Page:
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Modeling the Duration of Patent Examination at the European Patent Office

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  • Harhoff, Dietmar
  • Wagner, Stefan

Abstract

We analyze the duration of the patent examination process at the European Patent Office (EPO). Our data contain information related to the patent’s economic and technical relevance, EPO capacity and workload as well as novel citation measures which are derived from the EPO’s search reports. In our multivariate analysis we estimate competing risk specifications in order to characterize differences in the processes leading to a withdrawal of the application by the applicant, a refusal of the patent grant by the examiner or an actual patent grant. Highly cited applications are approved faster by the EPO than less important ones, but they are also withdrawn less quickly by the applicant. The process duration increases for all outcomes with the application’s complexity, originality, number of references (backward citations) in the search report and with the EPO’s workload at the filing date. Endogenous applicant behavior becomes apparent in other results: more controversial claims lead to slower grants, but faster withdrawals, while relatively well-documented applications (identified by a high share of applicant references appearing in the search report) are approved faster and take longer to be withdrawn.

Suggested Citation

  • Harhoff, Dietmar & Wagner, Stefan, 2006. "Modeling the Duration of Patent Examination at the European Patent Office," Discussion Paper Series of SFB/TR 15 Governance and the Efficiency of Economic Systems 170, Free University of Berlin, Humboldt University of Berlin, University of Bonn, University of Mannheim, University of Munich.
  • Handle: RePEc:trf:wpaper:170
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    References listed on IDEAS

    as
    1. Régibeau, P & Rockett, K, 2003. "Are More Important Patents Approved More Slowly and Should They Be?," Economics Discussion Papers 2850, University of Essex, Department of Economics.
    2. Fudenberg, Drew & Tirole, Jean, 1989. "Noncooperative game theory for industrial organization: An introduction and overview," Handbook of Industrial Organization, in: R. Schmalensee & R. Willig (ed.), Handbook of Industrial Organization, edition 1, volume 1, chapter 5, pages 259-327, Elsevier.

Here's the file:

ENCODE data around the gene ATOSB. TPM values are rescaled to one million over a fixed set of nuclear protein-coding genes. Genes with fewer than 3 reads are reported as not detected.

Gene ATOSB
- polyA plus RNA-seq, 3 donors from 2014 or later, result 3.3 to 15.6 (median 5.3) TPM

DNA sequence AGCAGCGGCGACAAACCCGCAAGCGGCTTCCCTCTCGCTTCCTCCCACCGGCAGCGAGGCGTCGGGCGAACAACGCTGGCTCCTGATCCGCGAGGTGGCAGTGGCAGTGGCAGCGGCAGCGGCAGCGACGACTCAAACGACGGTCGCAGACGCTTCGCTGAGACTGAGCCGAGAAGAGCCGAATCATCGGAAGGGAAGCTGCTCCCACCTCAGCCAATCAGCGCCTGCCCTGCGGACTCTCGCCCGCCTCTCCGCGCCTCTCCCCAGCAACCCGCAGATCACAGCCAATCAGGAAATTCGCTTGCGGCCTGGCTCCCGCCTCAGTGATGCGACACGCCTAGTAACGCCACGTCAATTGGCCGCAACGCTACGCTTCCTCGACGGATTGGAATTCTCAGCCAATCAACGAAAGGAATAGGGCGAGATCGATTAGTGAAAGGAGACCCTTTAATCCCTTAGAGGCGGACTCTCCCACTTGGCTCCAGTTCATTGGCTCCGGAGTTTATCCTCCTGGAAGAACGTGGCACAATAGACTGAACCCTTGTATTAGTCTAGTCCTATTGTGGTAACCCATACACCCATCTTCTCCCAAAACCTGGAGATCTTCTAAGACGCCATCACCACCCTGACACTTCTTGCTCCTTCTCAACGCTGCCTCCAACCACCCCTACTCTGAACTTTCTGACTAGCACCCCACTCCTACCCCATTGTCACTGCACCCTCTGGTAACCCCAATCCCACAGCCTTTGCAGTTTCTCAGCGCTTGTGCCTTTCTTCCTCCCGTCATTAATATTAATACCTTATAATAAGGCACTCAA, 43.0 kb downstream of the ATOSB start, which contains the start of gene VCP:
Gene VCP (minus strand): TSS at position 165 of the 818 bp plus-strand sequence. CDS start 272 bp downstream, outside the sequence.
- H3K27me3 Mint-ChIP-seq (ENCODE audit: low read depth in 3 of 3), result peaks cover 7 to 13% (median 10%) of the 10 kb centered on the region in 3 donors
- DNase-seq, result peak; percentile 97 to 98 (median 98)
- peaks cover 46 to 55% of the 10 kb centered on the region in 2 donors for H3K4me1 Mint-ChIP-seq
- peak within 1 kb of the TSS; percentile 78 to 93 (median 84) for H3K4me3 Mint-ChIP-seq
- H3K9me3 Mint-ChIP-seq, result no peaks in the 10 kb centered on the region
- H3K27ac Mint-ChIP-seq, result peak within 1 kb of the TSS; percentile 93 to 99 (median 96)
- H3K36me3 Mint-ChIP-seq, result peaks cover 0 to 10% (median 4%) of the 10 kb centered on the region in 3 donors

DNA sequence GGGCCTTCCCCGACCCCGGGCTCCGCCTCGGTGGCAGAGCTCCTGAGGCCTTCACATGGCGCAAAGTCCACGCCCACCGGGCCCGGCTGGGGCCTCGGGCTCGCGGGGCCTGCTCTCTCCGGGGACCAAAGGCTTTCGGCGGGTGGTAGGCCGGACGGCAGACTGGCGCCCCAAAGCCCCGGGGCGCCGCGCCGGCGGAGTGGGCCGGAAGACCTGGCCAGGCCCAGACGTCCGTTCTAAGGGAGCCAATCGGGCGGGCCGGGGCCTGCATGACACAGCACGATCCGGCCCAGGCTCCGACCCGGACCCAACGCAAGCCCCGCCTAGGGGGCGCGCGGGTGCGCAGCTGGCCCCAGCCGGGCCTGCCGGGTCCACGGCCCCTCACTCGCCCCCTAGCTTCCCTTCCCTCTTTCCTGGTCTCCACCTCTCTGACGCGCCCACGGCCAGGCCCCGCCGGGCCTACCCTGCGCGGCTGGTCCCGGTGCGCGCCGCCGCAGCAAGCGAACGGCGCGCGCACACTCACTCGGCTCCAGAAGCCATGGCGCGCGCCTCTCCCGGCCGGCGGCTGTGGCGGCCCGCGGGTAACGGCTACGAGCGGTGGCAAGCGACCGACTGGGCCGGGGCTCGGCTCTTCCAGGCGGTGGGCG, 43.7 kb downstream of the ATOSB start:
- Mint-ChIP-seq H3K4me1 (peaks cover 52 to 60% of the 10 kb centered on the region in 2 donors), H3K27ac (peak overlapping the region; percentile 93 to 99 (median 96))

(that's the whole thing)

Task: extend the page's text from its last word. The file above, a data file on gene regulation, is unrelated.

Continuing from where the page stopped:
3. David Popp & Ted Juhl & Daniel K.N. Johnson, 2003. "Time in Purgatory: Determinants of the Grant Lag for U.S. Patent Applications," NBER Working Papers 9518, National Bureau of Economic Research, Inc.
    4. Manuel Trajtenberg & Rebecca Henderson & Adam Jaffe, 1997. "University Versus Corporate Patents: A Window On The Basicness Of Invention," Economics of Innovation and New Technology, Taylor & Francis Journals, vol. 5(1), pages 19-50.
    Full references (including those not matched with items on IDEAS)

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    More about this item

    Keywords

    patents; patent examination; survival analysis; patent citations; European Patent Office;
    All these keywords.

    JEL classification:

    • C15 - Mathematical and Quantitative Methods - - Econometric and Statistical Methods and Methodology: General - - - Statistical Simulation Methods: General
    • C41 - Mathematical and Quantitative Methods - - Econometric and Statistical Methods: Special Topics - - - Duration Analysis; Optimal Timing Strategies
    • D73 - Microeconomics - - Analysis of Collective Decision-Making - - - Bureaucracy; Administrative Processes in Public Organizations; Corruption
    • O34 - Economic Development, Innovation, Technological Change, and Growth - - Innovation; Research and Development; Technological Change; Intellectual Property Rights - - - Intellectual Property and Intellectual Capital

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